One of 11 patients was initially found to have a response, but after central review, they confirmed that this 1 responder did not have an EGFR mutation. There were 2 deaths within 6 months of enrollment, including 1 attributed to pneumonitis. This study showed that in patients with EGFR mutation, pembrolizumab monotherapy is the wrong thing to do, in my opinion. The current evidence does not support the use of a PD-1/PD-L1 inhibitor before a TKI, even for patients with a high PD-L1 expression. The toxicities that occurred during subsequent TKI also raised concerns about sequencing of PD-L1 inhibitors followed by TKI.5
In terms of sequencing, there have also been considerations that have been [looked at] in a retrospective fashion. Data published in the Annals of Oncology in 2019 show severe grade 3/4 toxicities documented for 126 patients with EGFR-mutant NSCLC who received both a PD-L1 inhibitor and an EGFR TKI.6 This sequence of PD-L1 blockade followed by an EGFR TKI, [such as] use of osimertinib, shows a higher rate than we usually see of severe immune-related adverse events [irAEs]. In the case of this retrospective review, 15% had a median onset of [severe irAEs] 20 days after osimertinib. All these patients required steroid, and most required hospitalization. Interestingly, in this retrospective review, this was not seen when you used PD-L1 blockade followed by erlotinib or when you reversed the sequence and you gave patients an EGFR TKI first, followed by PD-L1 blockade.6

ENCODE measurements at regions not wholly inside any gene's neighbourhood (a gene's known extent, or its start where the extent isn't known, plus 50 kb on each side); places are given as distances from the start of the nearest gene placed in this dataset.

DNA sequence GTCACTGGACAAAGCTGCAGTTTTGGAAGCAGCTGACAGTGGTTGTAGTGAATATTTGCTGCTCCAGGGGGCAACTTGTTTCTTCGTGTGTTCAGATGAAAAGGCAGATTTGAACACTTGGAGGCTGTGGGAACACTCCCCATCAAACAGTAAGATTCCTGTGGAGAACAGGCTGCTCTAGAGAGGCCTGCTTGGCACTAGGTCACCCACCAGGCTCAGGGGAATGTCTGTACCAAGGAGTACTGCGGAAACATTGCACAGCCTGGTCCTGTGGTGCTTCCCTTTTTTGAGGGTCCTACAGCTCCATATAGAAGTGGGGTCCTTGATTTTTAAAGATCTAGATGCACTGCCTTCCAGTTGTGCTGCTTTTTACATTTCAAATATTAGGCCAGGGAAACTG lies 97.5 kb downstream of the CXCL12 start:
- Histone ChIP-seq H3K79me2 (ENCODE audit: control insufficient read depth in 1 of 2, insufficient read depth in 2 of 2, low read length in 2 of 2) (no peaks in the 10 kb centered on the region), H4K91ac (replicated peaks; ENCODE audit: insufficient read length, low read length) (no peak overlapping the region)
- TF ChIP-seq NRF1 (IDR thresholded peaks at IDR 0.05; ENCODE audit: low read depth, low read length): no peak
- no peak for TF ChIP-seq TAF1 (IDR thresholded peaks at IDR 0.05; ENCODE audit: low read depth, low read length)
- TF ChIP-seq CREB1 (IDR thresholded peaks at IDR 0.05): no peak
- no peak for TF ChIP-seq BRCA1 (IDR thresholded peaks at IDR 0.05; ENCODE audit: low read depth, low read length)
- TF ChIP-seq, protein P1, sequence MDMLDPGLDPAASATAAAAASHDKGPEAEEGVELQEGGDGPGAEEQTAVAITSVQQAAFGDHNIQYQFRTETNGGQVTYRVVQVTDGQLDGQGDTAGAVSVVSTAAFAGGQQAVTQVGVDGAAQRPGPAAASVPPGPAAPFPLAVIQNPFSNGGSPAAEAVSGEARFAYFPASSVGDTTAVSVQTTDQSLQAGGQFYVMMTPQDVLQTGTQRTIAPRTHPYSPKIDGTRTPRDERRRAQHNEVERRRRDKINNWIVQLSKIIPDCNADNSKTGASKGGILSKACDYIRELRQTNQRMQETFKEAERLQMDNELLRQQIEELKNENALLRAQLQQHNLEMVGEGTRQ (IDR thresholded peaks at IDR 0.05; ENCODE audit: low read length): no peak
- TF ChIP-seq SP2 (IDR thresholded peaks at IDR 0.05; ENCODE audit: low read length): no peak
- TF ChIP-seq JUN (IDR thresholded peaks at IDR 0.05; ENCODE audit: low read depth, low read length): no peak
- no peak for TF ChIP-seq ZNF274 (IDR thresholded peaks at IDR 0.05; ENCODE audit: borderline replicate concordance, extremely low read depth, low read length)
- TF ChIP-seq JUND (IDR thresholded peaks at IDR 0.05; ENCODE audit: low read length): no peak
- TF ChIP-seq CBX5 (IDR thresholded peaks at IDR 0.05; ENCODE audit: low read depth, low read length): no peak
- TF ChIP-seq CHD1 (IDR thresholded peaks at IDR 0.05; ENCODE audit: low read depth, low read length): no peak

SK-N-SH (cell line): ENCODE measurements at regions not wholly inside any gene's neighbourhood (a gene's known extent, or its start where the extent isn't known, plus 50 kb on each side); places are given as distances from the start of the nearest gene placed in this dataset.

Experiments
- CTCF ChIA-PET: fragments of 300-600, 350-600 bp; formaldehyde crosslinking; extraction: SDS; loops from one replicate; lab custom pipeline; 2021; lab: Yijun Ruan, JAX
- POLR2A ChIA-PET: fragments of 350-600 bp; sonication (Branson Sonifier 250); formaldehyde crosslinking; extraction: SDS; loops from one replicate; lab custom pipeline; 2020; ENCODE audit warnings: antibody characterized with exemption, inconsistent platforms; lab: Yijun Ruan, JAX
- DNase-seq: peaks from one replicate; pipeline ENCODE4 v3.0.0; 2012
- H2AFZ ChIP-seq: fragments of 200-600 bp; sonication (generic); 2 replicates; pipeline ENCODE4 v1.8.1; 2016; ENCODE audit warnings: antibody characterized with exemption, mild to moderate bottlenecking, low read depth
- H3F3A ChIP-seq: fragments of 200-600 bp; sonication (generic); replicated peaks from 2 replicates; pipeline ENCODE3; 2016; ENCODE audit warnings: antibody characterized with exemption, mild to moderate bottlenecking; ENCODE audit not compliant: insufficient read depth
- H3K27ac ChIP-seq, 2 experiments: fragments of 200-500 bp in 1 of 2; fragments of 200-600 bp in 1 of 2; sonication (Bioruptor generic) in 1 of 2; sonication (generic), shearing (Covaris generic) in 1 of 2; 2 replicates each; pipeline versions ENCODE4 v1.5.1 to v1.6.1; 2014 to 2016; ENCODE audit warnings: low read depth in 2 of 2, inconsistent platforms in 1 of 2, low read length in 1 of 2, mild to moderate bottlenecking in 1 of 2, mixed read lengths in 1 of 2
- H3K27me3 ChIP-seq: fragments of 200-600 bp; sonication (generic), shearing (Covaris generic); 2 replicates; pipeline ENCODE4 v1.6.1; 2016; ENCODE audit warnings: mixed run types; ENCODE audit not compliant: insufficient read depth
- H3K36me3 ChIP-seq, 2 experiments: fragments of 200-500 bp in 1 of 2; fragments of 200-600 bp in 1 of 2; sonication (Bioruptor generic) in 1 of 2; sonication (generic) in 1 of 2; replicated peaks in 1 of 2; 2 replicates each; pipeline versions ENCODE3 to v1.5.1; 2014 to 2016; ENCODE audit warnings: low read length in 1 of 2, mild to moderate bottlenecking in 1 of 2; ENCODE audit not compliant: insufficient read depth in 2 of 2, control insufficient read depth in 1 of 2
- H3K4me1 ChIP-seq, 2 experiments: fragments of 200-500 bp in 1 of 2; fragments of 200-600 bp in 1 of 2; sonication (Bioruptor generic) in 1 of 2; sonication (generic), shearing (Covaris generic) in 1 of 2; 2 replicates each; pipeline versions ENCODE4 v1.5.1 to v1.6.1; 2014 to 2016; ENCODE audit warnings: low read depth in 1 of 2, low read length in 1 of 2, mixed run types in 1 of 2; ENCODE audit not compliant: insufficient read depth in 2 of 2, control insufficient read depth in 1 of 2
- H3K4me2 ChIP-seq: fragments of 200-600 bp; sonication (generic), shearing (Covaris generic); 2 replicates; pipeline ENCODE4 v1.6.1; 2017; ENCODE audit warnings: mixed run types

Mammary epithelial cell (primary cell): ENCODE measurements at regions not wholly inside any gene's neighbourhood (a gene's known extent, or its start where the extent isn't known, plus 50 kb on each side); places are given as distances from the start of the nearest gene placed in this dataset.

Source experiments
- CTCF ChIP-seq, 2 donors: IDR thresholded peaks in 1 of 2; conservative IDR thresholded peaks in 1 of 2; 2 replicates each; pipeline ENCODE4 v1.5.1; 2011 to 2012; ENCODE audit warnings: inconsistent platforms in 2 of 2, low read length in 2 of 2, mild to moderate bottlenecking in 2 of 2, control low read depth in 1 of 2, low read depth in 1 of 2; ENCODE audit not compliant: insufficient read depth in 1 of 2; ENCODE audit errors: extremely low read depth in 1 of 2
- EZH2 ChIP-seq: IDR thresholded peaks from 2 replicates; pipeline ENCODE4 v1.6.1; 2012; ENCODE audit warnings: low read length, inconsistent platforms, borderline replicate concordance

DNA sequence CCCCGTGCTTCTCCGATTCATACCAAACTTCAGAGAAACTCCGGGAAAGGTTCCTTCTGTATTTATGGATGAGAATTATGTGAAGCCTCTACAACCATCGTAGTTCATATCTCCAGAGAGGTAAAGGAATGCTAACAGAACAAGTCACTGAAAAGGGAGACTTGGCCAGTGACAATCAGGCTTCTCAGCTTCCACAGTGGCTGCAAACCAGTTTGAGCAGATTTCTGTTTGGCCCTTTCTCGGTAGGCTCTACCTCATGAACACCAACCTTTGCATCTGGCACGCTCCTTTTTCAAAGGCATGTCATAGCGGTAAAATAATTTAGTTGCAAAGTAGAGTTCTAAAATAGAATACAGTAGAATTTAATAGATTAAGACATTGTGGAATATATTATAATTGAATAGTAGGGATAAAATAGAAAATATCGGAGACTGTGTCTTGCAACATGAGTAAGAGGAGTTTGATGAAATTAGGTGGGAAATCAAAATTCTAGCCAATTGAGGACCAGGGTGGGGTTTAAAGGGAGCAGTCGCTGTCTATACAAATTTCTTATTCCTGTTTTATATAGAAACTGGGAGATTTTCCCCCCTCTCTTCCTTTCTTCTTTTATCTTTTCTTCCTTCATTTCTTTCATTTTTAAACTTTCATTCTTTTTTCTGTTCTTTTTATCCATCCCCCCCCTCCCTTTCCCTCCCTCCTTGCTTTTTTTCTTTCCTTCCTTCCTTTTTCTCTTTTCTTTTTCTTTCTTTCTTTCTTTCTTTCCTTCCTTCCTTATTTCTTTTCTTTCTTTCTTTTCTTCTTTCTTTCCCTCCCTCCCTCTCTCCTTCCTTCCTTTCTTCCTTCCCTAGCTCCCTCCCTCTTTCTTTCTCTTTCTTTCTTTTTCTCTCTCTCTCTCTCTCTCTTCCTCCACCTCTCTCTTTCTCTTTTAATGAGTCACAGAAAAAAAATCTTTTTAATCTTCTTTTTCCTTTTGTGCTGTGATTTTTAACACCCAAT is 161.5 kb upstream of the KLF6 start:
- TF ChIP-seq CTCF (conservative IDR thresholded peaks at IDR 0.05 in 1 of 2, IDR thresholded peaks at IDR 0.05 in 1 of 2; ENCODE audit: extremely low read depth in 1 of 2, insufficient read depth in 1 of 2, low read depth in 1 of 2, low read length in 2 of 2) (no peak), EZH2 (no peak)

What do you do, then, if you give somebody PD-L1 blockade with or without chemotherapy and testing comes back and they have an EGFR mutation? How long do you wait before you can switch them over to osimertinib?
I can tell you what I’ve done and what I’ve heard others in the thoracic oncology community have been doing. Realize that this is based on experience and not based on data at this point. I’ve seen a few times where patients had received a PD-L1 agent and then subsequently were found to have an EGFR mutation. They had been placed on osimertinib, and I specifically recall seeing a patient that was admitted with difficult-to-manage pneumonitis. It certainly seems to be a real phenomenon. What I’ve done in my own practice when I see this is if patients have received chemotherapy plus immunotherapy, I let them finish out the induction chemotherapy alone.
If they are benefiting from chemotherapy, I finish out the induction therapy and then switch them out after induction is done. Anecdotally, that has gone OK. The washout period is variable. It also depends on how your patient is doing on chemotherapy and whether you decide you’re going to give them osimertinib versus another EGFR TKI. This is a real problem because you might be compromising the ability for that patient to be able to continue on an EGFR TKI and whether they stay on osimertinib versus erlotinib.